The company increased its adjusted revenue guidance for 2019 to a range between $2.25 billion and $2.28 billion from $2.22 billion to $2.25 billion.
The stock fell 4.5% in premarket trading to $70.30.
4. -- Dow Inc., DowDuPont, Under Armour and Activision Report Earnings
Dow said earnings for the three months ended in March fell 24.4% from the same period last year to $1.92 billion, in-line with the company's previous guidance. Sales eose 10% to $10.8 billion and topped the Wall Street forecast of $10.68 billion.
Dow said second-quarter headwinds, including maintenance costs, would be around $200 million higher than last year, but noted that rising oil prices would be "constructive" for earnings as the year progresses. Dow also said it has around $400 million in cost savings to realize following its April spinoff from DowDuPont.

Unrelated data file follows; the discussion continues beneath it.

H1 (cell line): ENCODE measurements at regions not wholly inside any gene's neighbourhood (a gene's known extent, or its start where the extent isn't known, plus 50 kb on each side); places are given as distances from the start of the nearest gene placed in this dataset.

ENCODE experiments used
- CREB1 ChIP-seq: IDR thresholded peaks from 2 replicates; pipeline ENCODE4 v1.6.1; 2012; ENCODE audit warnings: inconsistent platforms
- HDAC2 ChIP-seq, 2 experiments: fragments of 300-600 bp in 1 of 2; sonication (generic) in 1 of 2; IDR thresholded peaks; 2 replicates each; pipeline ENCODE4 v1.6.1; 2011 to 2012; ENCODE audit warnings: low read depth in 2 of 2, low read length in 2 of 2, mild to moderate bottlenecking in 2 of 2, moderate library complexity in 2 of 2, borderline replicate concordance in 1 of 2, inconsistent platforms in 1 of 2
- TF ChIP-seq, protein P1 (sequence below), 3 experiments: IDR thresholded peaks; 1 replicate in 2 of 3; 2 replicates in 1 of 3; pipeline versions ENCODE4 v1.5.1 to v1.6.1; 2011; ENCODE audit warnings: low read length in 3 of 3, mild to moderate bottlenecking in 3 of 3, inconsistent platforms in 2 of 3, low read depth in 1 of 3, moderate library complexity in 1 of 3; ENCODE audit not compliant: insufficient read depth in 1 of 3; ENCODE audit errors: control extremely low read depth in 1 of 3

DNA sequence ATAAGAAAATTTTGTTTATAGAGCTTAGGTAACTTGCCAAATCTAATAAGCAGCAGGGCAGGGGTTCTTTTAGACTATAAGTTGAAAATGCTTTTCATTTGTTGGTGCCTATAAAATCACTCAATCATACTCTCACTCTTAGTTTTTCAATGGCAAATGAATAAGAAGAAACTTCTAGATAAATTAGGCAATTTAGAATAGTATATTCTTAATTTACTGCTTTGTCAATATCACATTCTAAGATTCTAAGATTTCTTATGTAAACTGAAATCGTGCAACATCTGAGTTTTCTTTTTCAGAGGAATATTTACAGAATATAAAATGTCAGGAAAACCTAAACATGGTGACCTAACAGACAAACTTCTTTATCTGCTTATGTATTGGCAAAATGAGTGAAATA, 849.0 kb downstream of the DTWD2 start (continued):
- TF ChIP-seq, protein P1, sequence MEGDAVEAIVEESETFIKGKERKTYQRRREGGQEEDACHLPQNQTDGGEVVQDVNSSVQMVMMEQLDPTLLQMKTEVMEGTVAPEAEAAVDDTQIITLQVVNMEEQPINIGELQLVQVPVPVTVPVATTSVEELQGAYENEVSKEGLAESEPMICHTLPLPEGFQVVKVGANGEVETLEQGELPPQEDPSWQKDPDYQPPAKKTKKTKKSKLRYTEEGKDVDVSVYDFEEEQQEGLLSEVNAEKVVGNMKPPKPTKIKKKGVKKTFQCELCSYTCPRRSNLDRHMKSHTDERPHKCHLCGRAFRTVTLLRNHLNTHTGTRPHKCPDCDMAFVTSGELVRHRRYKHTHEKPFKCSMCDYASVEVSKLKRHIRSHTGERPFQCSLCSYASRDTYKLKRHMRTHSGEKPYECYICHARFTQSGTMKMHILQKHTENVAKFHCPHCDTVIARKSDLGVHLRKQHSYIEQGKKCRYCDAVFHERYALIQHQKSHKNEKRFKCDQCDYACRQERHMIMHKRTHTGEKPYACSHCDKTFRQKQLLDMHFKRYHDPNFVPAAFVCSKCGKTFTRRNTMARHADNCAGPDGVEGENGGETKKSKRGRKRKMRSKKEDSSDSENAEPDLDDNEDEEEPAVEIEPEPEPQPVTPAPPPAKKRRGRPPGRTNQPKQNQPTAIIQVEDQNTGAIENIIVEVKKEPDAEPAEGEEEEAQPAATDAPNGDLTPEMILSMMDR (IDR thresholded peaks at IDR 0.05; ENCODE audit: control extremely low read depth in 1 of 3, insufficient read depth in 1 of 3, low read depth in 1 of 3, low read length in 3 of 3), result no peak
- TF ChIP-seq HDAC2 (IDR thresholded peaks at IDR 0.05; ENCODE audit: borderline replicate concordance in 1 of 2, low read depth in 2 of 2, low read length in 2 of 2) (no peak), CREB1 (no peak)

The stock fell slightly in premarket trading.
DowDuPont said adjusted non-GAAP earnings were 84 cents a share, down 25% from last year but just ahead of analysts' forecasts. Sales fell 9% from last year to $19.6 billion, just shy of analysts' estimates of $19.65 billion.
Earnings reports are also expected Thursday from Under Armour (UAA - Get Report) , Activision Blizzard (ATVI - Get Report) , Monster Beverage (MNST - Get Report) , Dunkin' Brands (DNKN - Get Report) , Kellogg (K - Get Report) , CBS (CBS - Get Report) , United States Steel (X - Get Report) , PG&E (PCG - Get Report) , Gilead Sciences (GILD - Get Report) , Shake Shack (SHAK - Get Report) , Arista Networks (ANET - Get Report) and Weight Watchers (WTW) .
5. -- Beyond Meat's IPO Is Priced at $25 a Share
Beyond Meat's initial public offering was priced at $25 a share, the top end of the expected range of between $23 and $25, and values the company at just under $1.5 billion.
The plant-based meat maker will be offering 9.625 million shares.
Beyond Meat will list on the Nasdaq Stock Market under the ticker symbol "BYND."
Investors in Beyond Meat include actor Leonardo DiCaprio and Bill Gates, the founder of Microsoft.